Clare County Council to take over ownership of Bunratty Castle

Shannon Group transferring its tourism arm to local authorities following Covid-19 losses

Tom Meaney and Lynn Connolly entertain guests at Bunratty Castle and Folk Park in Co Clare in 2017.  The Shannon group confirmed that the employment rights of all of Shannon Heritage’s 200 employees will  be fully protected in the transfer. File photograph: Alan Place

Tom Meaney and Lynn Connolly entertain guests at Bunratty Castle and Folk Park in Co Clare in 2017. The Shannon group confirmed that the employment rights of all of Shannon Heritage’s 200 employees will be fully protected in the transfer. File photograph: Alan Place

 

The Shannon Group is to transfer the ownership of Bunratty Castle and Folk Park to Clare County Council.

The move is part of a wider transfer where the airport operator is to transfer its tourism arm, Shannon Heritage, to local authorities.

The Shannon Group is to also transfer its King John’s Castle asset in Limerick city to Limerick County Council.

The Shannon Heritage business – which also operates Knappogue Castle and Craggaunowen Bronze Age park along with a retail outlet at the Cliffs of Moher – has been decimated by the Covid-19 pandemic.

However, in 2019, Shannon Heritage recorded revenues of €19.65 million and earnings before interest, tax, depreciation and amortisation (ebitda) of €1.18 million.

The company’s pre-Covid visitor numbers totalled 963,239 in 2019.

Clare County Council already operates the country’s most popular natural tourist attraction at the Cliffs of Moher.

The Shannon Group’s tourism buildings had a book value of €25 million at cost at the end of December last.

Employment rights

The group on Tuesday confirmed that the employment rights of all of Shannon Heritage’s 200 employees will not change and will be fully protected in the transfer.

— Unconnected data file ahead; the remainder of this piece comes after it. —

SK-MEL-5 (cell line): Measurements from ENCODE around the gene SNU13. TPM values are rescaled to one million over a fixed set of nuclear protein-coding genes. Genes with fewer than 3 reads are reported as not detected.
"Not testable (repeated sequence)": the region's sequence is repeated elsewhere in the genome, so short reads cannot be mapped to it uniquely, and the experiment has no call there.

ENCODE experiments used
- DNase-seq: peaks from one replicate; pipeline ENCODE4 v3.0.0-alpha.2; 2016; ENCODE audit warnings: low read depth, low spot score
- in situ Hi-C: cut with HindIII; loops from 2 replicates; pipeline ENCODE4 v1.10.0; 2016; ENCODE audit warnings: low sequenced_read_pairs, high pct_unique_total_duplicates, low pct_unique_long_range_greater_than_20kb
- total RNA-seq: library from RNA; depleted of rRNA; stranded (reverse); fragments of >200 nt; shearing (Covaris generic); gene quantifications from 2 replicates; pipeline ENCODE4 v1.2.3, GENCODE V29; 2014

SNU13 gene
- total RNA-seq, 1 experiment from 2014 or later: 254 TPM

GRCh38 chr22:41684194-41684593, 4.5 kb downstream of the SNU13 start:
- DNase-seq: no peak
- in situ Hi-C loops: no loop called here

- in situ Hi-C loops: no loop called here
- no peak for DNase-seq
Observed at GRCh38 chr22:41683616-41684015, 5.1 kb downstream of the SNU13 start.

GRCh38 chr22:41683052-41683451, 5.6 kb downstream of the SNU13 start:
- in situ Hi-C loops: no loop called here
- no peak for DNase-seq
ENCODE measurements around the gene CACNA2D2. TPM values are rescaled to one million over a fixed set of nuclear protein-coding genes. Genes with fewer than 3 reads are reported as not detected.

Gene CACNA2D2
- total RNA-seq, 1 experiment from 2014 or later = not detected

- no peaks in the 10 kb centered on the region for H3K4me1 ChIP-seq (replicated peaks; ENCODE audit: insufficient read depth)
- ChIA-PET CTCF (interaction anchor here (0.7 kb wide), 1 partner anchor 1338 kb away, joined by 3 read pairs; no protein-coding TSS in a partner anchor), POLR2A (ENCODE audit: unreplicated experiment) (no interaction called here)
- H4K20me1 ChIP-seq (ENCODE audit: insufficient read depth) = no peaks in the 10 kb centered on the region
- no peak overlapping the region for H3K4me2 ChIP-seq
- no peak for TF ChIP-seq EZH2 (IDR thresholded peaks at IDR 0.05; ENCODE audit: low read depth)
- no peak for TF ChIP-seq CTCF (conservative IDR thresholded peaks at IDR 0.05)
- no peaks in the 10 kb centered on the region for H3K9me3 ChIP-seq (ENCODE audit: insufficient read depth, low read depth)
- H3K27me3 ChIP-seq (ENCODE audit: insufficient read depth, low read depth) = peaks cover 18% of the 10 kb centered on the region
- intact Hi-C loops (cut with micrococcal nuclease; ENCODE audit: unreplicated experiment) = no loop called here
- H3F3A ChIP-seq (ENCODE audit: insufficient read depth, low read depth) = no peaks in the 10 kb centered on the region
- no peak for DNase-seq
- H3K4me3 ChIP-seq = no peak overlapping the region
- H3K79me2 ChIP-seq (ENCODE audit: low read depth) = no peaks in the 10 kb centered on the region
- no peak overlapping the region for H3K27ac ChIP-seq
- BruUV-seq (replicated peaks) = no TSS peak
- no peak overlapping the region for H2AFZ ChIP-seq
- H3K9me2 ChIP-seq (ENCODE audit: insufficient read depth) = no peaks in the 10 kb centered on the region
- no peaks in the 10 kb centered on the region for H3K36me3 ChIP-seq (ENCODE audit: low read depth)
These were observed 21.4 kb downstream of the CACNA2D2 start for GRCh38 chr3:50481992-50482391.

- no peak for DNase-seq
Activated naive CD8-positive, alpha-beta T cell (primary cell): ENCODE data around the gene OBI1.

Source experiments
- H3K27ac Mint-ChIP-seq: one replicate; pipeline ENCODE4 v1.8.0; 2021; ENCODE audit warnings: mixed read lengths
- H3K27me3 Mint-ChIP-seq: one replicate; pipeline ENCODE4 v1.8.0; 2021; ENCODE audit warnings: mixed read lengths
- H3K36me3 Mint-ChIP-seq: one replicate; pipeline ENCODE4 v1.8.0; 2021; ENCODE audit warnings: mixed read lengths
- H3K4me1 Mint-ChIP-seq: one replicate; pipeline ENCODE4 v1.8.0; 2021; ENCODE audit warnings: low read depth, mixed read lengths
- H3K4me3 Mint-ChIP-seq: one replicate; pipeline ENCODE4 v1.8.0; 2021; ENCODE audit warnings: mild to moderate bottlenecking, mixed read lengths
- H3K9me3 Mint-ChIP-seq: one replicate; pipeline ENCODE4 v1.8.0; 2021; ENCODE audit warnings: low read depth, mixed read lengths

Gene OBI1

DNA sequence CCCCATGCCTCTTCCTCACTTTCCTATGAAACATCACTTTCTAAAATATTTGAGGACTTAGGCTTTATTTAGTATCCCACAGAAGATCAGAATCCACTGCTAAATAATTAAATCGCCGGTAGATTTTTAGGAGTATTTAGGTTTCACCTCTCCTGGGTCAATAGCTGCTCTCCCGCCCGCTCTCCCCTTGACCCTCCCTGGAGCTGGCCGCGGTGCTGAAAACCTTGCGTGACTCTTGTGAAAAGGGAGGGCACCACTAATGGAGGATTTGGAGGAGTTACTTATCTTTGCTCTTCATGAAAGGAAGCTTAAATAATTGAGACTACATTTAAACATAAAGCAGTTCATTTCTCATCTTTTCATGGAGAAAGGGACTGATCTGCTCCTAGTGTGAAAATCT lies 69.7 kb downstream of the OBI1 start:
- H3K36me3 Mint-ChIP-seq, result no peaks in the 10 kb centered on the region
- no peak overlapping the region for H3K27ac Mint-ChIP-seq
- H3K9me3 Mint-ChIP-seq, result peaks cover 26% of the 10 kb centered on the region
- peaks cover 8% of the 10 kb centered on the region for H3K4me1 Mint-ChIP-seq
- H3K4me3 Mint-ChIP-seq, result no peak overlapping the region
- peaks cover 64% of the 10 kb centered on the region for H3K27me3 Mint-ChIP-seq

A spokeswoman said that the agreement will enable the group “to concentrate our energies on restoring passenger numbers at the airport”.

“Today’s announcement will ensure that the heritage sites are being managed by local authorities where there are synergies that can be further developed in line with their well-established tourism development strategies and will provide opportunities for maximising future potential,”she said.

While an agreement in principle has been reached with Clare County Council, it will take some months to conclude, and it is the intention of the parties that the transfer will be completed by the end of 2021.  

Shannon Heritage currently manages a number of day visitor attractions in Dublin on behalf of Fingal County Council and An Post.

Contracts

The Shannon Group spokeswoman said that it is the group’s intention to conclude these operating contracts, and the group will work closely with both parties to ensure the smooth transition of the operations. 

Clare Fianna Fáil TD Cathal Crowe described the proposal as “a very positive development, and it provides a much-needed adrenaline shot to the heritage sites in our region”.

“The past 15 months have been dogged by huge uncertainty and many of the 200 or so Shannon Heritage staff in our county have endured huge stress and worry levels as they faced uncertainty about their futures,” he said.

Independent Clare TD Michael McNamara said: “This is a good move for the visitor attractions as Clare County Council has, unusually among local authorities, a lot of experience in managing world-class tourism sites.”